Guest Blog

Celebrating 5 years of successful protest

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Wednesday, 24 February, 2010

February 19th saw a double celebration at the weekly protest that has become the hallmark of the popular struggle against the Wall and the settlements. Emily Schaeffer describes this major victory for the movement and explains why the non-violent demonstrations will continue.

Just as the 5-year anniversary of the Friday non-violent joint Palestinian-Israeli-international demonstrations in Bil'in against the wall arrived, work began to re-route the barrier and return some of the village’s confiscated lands.

Bil'in and its supporters see it as a major victory of the popular non-violent movement that the wall is finally moving nearly two and a half years after the September 2007 Supreme Court decision declaring its current route illegal.

On Friday I joined Bil'in residents and over 1,500 supporters, including representatives from Israeli and Palestinian civil society and the Palestinian Prime Minister, Salam Fayyad, in celebrating the positive changes that will soon occur on the ground. Between 600,000 and 700,000 square metres - 25% of the village's lands, or a half of the half from which they are cut off - will be returned to the village.

The response by the army and border police was severe. The areas near the wall in both Bil'in and Nialin were declared "closed military zones" for the day, and as a result many demonstrators from Israel were detained on their way, and some did not even reach the village to join in the demonstration.

Those of us who did make it, risking the arrest with which we were threatened at the checkpoints, enjoyed an hour of hopeful speeches before marching to the wall.

Upon reaching the wall we were immediately pushed back by a large water tank shooting the unbearable, oil-based ‘skunk’ liquid, which causes nausea at first smell and can only be washed off with repeated salt water bathing. Just minutes later, over 50 tear gas canisters rained down onto the large demonstration, and as the wind was strong nearly everyone who came within 500 metres of the wall choked on the mass amounts of gas.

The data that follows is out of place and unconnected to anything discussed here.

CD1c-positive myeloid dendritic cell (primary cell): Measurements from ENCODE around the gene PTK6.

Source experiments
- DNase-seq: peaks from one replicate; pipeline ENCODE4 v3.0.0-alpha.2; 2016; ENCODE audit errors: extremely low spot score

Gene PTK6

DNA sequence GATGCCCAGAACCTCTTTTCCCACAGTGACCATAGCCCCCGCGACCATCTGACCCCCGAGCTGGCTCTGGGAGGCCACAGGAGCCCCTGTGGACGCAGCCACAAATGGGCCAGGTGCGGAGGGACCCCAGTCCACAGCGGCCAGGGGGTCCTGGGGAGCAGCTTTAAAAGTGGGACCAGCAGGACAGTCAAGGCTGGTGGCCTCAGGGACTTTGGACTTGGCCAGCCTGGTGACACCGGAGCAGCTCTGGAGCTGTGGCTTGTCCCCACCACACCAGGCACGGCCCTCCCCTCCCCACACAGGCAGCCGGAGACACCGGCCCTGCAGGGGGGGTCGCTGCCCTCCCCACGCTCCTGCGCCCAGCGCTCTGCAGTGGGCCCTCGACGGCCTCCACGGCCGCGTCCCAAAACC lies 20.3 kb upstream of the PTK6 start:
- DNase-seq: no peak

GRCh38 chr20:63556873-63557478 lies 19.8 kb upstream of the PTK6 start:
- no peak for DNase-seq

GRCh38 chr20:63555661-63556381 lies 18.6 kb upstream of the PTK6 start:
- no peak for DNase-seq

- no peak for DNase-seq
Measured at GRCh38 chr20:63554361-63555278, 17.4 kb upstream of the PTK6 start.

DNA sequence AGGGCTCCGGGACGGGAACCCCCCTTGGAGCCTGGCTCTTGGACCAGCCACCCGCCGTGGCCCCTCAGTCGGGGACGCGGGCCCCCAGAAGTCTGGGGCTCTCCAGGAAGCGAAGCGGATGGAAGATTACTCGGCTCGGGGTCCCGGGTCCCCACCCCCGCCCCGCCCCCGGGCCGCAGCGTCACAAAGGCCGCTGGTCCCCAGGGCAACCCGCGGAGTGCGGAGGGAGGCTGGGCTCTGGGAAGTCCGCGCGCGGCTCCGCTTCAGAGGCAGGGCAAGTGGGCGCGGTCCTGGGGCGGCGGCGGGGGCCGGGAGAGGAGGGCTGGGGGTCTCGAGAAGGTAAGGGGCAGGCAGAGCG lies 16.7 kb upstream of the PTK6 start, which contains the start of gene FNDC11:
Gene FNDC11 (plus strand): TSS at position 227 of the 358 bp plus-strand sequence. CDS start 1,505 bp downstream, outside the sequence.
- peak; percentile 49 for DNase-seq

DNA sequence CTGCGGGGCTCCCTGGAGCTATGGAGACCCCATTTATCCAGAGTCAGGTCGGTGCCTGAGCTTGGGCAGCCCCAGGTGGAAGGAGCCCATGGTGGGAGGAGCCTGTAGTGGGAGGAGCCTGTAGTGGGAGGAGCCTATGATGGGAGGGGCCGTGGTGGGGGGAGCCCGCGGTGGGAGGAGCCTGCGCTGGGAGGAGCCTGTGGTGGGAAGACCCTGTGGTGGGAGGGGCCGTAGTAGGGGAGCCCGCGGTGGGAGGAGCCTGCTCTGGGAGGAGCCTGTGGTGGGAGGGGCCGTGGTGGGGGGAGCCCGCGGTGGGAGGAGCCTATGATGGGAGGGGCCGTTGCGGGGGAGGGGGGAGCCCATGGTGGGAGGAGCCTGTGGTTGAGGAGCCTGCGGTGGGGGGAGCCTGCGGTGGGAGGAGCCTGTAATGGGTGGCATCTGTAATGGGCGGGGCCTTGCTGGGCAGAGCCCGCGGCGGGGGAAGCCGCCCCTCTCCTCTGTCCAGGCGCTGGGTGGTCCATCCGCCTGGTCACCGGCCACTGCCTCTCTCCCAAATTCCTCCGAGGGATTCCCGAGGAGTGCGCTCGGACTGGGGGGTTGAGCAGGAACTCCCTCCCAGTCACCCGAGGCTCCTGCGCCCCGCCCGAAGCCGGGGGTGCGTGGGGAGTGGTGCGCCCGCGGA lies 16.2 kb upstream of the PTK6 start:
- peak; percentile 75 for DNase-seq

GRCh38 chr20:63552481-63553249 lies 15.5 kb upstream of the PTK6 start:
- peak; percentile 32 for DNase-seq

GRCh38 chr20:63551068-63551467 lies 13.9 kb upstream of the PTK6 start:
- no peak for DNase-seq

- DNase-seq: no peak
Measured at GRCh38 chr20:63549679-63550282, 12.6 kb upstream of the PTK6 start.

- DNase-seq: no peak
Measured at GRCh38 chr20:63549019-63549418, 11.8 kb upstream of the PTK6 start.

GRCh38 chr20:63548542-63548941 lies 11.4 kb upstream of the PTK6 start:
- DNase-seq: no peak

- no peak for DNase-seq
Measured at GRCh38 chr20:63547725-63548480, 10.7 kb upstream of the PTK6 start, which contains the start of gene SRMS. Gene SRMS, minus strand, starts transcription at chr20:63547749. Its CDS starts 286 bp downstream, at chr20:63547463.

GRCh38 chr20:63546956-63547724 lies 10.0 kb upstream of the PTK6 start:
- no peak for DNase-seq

But the demonstrators' sprit was not wounded. The feeling in the air was both of celebration and frustration. Two and a half years after the Supreme Court victory, Bil'in and its supporters are ready to see immediate change, and the location of the current wall feels even more of an affront to their freedom than ever before.

Even once its construction will be complete, the new wall is neither located on the "Green Line" (the 1949 Armistice Line/1967 borders) nor does it return all of the village's land. What is more, the largest settlement in the occupied Palestinian territories (based on population), Modi'in Illit, remains on approximately one quarter of Bil'in's land, and of course the settlement project as a whole continues.

Furthermore, over 30 residents of Bil'in have been arrested since June 2009 for their participation in the non-violent movement. Two of its leaders, Adeeb and Abdullah Abu Rahma, remain in detention until the end of the criminal proceedings against them. The arrests of non-violent activists from other villages, from the northern to the southern West Bank, have increased dramatically over the last several weeks (27 residents of the neighbouring village Nialin were arrested since December alone).

There is a sense among Bil'in residents and their supporters that moving the wall is an attempt to delegitimize the continuation of the demonstrations, and possibly to justify using more violent dispersal tactics.

These facts form the answer to the question many of us who were interviewed by TV reporters at the demo on Friday were asked: "Now that the wall is moving, will the demonstrations continue?"

YES. Bil'in's non-violent popular struggle will continue. Through demonstrations, the media, and courts abroad. Not only until the new wall is built and the old wall removed, but until the settlements are removed, the village's land is rightfully returned and the oppressive occupation ends.

Emily Schaeffer, a specialist on the Village of Bil'in, is a 31 year old American-Israeli human rights lawyer, based in Tel Aviv at the Michael Sfard Law Offices. For 10 years, Emily has advocated both in Israel and the US on behalf of social justice and human rights, including housing, health and gender-based rights, most recently focusing on the Occupied Palestinian Territories.

As both a member of the Israeli legal team representing Bil'in since 2006, and a participant in its joint non-violent resistance movement, Emily has represented Bil'in in numerous international fora, including on panels at human rights conferences in Europe and Africa.

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Views expressed are those of the author and do not necessarily represent those of The Elders or The Elders Foundation.

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